Assuming LV lives up to its reputation of sliding rather well, the load on the glue line in your application will be very low indeed.

Primus famously offer planes with an applied LV sole, and they don't trust glue very much. The joint is (diagonal) castellated, or "finger".



BugBear
 

twothumbs

Established Member
Joined
13 May 2011
Messages
394
Reaction score
0
Location
Edinburgh
LV was used for the dead eyes in sailing vessels. Its qualities of slipping would ease the ropes but not burn them. It was also used for the brake blocks in mine shaft cages. Stilll used in the 50's and would also be spark proof; important in some mines!
 

jimi43

Established Member
Joined
12 Mar 2009
Messages
6,921
Reaction score
0
Location
Kent - the Garden of England
custard":kbq0o3m0 said:
Twenty-five years ago I made a desk with lignum vitae drawer runners, and glued a lignum vitae slip to the bottom edge of the quarter sawn oak drawer sides with PVA. I seem to remember wiping the lignum first with meths to clean away any surface oiliness. Anyhow, those joints have held up just fine to a quarter century of regular use.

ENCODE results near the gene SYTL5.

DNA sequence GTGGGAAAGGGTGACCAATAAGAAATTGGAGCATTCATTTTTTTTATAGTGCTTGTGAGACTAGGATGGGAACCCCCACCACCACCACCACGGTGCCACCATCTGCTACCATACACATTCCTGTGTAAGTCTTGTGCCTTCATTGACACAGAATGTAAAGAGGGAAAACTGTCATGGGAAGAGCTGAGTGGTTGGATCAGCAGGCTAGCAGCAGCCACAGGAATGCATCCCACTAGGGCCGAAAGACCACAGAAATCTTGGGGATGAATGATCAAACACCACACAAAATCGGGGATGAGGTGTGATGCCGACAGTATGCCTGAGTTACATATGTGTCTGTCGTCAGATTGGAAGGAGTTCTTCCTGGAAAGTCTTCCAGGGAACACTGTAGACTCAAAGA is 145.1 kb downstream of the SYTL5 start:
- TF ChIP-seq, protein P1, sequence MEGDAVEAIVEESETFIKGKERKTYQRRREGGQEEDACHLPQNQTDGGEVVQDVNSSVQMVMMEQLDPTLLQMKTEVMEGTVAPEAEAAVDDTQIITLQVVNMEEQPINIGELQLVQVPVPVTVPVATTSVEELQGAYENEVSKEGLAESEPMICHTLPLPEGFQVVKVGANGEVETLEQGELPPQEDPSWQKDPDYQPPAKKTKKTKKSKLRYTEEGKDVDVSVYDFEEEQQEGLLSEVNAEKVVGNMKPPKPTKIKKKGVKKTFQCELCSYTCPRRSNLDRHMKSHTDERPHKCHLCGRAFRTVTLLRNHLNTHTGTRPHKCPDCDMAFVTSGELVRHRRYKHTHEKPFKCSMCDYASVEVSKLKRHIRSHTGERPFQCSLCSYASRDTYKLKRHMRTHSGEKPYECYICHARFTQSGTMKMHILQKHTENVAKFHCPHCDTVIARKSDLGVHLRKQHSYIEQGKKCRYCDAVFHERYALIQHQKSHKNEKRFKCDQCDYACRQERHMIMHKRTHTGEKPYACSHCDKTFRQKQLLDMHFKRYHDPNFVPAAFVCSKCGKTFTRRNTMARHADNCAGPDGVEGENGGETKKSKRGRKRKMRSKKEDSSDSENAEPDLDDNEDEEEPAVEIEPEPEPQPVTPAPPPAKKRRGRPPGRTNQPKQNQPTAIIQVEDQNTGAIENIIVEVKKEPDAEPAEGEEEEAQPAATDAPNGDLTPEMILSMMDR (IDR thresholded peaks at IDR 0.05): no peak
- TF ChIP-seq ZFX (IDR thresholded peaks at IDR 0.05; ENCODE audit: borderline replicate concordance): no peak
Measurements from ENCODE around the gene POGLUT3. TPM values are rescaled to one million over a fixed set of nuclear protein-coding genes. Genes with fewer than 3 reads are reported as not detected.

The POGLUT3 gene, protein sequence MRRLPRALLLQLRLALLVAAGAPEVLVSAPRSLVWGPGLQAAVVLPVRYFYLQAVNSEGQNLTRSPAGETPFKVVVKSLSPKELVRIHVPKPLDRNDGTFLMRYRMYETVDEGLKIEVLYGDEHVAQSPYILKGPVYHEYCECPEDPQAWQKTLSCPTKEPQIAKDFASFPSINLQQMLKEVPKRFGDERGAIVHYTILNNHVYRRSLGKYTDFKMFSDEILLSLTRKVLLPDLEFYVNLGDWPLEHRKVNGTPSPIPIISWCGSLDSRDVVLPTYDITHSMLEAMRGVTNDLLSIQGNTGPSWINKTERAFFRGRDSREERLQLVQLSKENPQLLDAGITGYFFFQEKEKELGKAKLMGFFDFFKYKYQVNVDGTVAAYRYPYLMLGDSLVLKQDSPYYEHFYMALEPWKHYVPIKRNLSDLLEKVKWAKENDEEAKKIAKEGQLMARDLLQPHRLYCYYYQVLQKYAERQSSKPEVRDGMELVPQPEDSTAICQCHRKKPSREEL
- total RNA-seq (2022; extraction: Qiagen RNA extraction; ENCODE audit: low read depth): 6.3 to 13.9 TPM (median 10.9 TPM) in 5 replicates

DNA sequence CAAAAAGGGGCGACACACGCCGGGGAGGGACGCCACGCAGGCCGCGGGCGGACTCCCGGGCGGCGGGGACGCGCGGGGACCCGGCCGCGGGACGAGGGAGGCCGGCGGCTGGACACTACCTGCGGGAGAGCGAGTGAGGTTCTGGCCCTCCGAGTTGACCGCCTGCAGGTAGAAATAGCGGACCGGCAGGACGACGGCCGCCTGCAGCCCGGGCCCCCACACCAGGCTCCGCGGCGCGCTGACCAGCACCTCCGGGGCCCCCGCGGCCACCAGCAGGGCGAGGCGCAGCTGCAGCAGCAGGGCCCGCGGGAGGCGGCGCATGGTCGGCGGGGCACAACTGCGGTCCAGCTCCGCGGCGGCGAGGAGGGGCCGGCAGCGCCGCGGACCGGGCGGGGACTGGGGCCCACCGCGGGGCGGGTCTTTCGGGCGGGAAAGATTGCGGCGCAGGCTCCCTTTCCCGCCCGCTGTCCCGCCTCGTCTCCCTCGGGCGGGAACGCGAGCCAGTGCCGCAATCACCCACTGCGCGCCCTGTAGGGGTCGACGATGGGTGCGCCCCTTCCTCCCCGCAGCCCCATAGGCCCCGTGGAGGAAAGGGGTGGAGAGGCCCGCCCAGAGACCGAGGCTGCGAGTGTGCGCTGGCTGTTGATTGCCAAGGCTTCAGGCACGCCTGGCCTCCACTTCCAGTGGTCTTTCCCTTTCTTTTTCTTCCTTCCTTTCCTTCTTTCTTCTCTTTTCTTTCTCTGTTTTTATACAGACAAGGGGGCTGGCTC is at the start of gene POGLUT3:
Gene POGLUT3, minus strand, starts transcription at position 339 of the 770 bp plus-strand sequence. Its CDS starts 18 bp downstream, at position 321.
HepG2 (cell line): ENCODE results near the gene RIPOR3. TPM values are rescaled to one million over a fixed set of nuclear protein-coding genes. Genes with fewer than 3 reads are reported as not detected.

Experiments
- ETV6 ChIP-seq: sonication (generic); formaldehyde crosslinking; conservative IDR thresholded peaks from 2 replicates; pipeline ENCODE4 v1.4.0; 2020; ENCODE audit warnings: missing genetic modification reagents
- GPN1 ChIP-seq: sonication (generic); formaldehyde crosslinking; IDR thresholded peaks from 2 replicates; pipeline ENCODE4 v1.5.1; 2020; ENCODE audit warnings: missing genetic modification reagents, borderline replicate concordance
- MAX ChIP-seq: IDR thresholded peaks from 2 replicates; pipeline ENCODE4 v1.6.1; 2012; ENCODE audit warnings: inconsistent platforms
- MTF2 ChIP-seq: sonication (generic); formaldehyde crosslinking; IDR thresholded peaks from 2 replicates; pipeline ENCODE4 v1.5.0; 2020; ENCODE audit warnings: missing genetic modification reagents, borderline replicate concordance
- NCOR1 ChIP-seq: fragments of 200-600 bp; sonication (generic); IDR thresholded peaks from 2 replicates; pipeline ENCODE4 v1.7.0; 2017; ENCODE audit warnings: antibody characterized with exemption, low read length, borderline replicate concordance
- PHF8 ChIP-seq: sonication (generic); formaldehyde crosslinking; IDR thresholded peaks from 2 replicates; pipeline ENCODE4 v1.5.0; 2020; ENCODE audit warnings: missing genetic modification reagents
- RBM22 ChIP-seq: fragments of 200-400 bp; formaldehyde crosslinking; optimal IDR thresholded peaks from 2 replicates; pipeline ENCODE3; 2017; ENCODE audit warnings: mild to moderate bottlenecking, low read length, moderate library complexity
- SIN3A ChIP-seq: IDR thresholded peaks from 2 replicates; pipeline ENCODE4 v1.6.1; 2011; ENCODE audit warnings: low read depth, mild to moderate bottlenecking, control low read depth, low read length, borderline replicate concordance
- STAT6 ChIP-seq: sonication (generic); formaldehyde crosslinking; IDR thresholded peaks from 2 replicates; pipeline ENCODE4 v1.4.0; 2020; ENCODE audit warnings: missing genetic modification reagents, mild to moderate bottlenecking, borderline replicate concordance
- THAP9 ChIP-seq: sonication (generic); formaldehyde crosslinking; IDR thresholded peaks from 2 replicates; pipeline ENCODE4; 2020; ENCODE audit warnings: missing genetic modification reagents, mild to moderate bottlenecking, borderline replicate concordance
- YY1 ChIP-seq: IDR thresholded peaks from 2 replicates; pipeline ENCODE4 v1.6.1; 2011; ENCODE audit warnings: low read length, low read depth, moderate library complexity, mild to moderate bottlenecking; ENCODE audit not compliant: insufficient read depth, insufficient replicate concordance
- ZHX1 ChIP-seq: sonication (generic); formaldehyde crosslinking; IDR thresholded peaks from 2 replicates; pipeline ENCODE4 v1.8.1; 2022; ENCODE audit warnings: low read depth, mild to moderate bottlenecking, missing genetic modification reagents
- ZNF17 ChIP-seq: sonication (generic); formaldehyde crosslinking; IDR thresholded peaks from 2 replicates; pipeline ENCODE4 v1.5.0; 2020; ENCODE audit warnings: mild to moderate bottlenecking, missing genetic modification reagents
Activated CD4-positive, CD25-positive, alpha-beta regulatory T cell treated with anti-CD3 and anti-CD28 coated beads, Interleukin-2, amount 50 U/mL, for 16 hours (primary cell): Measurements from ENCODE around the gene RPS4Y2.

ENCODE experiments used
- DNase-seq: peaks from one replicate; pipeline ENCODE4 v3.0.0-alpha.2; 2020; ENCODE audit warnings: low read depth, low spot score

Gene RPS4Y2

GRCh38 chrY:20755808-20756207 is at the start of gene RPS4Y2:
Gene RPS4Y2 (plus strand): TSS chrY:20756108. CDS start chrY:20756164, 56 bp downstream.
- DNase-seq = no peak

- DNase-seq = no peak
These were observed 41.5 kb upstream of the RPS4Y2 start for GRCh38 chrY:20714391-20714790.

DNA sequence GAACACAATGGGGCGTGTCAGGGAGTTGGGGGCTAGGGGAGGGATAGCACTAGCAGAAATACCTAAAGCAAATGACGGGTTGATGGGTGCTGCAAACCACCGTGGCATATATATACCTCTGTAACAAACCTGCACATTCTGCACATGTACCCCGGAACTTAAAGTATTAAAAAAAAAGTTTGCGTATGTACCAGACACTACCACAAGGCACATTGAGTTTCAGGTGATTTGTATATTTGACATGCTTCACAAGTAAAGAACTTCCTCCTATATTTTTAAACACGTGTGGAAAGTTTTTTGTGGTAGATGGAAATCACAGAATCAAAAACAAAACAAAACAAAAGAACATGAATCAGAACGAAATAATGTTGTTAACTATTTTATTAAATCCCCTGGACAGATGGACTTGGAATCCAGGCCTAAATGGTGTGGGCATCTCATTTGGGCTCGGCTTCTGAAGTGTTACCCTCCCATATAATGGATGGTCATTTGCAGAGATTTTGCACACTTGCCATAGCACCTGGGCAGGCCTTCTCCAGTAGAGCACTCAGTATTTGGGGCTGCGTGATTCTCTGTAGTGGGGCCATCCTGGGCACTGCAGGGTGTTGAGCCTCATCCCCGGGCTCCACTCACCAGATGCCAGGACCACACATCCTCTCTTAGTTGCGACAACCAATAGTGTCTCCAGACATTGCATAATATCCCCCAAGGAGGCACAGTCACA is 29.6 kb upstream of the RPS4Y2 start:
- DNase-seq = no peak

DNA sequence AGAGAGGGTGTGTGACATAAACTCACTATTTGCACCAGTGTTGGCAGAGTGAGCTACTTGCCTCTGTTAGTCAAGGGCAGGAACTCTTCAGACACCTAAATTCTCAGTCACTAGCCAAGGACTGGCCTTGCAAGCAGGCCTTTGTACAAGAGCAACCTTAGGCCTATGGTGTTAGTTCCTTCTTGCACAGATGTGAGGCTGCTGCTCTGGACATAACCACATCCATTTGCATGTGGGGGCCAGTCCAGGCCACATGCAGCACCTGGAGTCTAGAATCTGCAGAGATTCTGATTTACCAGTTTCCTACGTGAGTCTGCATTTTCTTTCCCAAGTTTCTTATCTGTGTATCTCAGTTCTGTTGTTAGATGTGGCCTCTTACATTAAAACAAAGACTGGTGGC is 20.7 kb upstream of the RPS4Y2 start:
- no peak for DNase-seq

I was waiting until someone came along with long lasting experience of gluing before I commented again that it absolutely can't be done. De-oiling is certainly one step that is necessary whatever glue is used but it is interesting that the glue inside the wood didn't simply push off the glue after a short time.

Clearly what has happened here is that the surface cleaning (which can also be done with lighter fuel)...must have removed enough for the PVA not only to key but also to seal the lignum vitae against further seepage. I wouldn't want to put the joint under any strain though and I think large surface area gluing is also needed.

Jim
 

marcros

Established Member
Joined
11 Feb 2011
Messages
10,826
Reaction score
533
Location
Leeds
could you use somethink like a sliding dovetail to edge join the boards, or do as you suggested with a tongue and groove, but secret nail them?
 

jimi43

Established Member
Joined
12 Mar 2009
Messages
6,921
Reaction score
0
Location
Kent - the Garden of England
I re-read your second post and thing that if it were in a frame that would do it mechanically...if you put a small rebate to hold the whole top. Even if the rebate were flush (not housing) at the top...the other woods, particularly the lemonwood, would fix it firmly enough.